After each presidential election in which the popular vote winner and the Electoral College winner differ, the country revisits the question, “Why do we still have the Electoral College?”
Opponents of the Electoral College argue that basing the winner on the college leads candidates to focus only on swing states, which leaves out most of the country.
For example, 94% of the 2016 presidential campaign events (375 of the 399) took place in only twelve states. Two-thirds (273 of 399) of the general election campaign events were in just 6 states (Florida, North Carolina, Pennsylvania, Ohio, Virginia, and Michigan).
Those opposed to the Electoral College also argue that it leads to low voter turnout in states without close races. They also cite the fact that the popular vote and Electoral College winners have been different on five separate occasions.
To address these issues, the National Popular Vote Interstate Compact (NPVIC) was introduced in 2007. The compact would alter how states implement the part of the Constitution that requires each state legislature to set the method by which they appoint their electors to vote in the Electoral College.
Currently, all but two states (Maine and Nebraska) award all of their electoral votes to the candidate who garners the most votes in the state. The NPVIC participating states would award all of their electoral votes to the candidate who wins the overall national popular vote. The compact would go into effect only after the participating states collectively represent at least 270 electoral votes (an absolute majority).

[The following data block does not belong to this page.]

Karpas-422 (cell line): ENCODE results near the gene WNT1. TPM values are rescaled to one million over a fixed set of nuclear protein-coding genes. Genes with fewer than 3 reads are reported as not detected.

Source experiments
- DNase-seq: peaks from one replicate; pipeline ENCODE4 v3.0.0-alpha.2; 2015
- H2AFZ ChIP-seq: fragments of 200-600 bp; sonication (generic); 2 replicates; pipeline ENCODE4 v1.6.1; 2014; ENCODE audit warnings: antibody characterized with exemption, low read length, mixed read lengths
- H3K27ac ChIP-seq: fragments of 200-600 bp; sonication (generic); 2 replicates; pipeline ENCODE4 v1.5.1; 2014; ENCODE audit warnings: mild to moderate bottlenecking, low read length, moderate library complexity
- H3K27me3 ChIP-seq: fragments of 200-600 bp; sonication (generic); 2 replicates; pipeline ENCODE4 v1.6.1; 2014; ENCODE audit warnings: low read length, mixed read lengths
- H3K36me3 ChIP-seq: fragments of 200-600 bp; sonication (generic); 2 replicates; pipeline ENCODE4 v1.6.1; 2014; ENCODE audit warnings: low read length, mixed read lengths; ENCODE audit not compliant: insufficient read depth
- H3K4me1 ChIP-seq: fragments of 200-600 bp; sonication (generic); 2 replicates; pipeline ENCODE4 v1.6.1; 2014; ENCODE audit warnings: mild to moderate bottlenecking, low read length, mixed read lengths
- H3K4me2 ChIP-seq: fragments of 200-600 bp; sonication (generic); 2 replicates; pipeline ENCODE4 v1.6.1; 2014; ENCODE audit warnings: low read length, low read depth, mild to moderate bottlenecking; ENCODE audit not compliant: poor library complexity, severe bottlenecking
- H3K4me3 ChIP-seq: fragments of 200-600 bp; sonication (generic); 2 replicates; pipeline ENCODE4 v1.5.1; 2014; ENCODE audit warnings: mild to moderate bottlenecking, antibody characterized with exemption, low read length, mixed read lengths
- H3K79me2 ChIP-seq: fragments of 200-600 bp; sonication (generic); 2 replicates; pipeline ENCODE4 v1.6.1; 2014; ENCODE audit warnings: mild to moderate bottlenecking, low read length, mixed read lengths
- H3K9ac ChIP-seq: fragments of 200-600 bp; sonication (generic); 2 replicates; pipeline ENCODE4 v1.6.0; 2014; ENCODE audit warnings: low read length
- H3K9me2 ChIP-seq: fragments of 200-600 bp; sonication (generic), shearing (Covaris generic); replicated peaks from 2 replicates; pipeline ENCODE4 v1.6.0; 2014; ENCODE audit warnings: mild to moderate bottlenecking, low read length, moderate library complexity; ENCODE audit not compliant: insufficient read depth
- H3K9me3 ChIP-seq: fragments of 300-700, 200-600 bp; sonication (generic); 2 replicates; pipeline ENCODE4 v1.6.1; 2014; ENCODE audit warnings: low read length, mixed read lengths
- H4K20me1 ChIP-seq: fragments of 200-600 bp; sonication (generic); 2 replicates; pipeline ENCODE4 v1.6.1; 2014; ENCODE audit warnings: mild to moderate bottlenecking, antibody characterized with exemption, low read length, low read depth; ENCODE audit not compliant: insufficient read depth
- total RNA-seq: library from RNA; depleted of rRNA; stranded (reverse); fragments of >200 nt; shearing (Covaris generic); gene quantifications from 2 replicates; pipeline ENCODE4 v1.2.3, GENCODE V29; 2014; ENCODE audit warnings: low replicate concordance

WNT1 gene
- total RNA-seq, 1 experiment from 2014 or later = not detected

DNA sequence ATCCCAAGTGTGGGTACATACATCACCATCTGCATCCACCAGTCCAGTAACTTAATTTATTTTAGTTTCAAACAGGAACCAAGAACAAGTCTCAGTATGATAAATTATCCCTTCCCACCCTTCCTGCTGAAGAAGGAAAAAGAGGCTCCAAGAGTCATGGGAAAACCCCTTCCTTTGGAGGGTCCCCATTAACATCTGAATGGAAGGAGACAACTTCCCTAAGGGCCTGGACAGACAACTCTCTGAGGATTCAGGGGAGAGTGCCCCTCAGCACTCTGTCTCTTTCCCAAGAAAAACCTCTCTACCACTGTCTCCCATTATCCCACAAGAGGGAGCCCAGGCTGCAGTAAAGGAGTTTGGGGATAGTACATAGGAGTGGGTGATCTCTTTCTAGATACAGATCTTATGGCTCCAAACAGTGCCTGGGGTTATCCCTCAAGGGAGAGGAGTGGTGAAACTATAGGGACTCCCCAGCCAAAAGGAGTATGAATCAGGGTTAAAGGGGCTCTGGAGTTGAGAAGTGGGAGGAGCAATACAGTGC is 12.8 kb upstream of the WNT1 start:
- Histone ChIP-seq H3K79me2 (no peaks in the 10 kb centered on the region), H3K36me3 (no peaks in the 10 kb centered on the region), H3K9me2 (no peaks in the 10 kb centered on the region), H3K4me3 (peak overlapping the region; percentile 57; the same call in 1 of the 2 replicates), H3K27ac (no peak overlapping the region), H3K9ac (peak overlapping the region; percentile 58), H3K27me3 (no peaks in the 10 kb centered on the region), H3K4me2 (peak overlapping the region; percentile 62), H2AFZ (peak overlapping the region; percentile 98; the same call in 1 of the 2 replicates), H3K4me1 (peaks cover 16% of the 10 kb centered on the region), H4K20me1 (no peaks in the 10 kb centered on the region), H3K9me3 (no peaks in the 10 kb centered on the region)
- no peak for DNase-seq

To date, it has been enacted into law in 10 states and the District of Columbia, for a total of 165 electoral votes. It needs 105 additional electoral votes.
Since 1970, the League of Women Voters has supported electing the president via popular vote instead of the Electoral College, and abolishing the Electoral College via a constitutional amendment is one of its core efforts.
In 2010, the League of Women Voters officially announced support for the National Popular Vote Interstate Compact. They view the NPVIC as a means of accomplishing their goal until such time as a constitutional amendment is enacted.
The Colorado chapter of the League of Women Voters is advocating for the state to join the NPVIC.
Senator Andrew Kerr was one of the sponsors of SB17-099, introduced earlier this year, which aimed to adopt the NPVIC in Colorado. The bill failed in committee, but the League of Women Voters is joining coalition partners, including Common Cause and ColoradoEVEN (Colorado Every.Vote.Equal.Nationally.), and Senator Kerr to get the compact back in front of the General Assembly.
League of Women Voters of Colorado is a proud member of the coalition of reform organizations behind "Unrig the System," an event aimed at reforming Colorado politics. Find out more by watching the video below or by visiting unrig.it.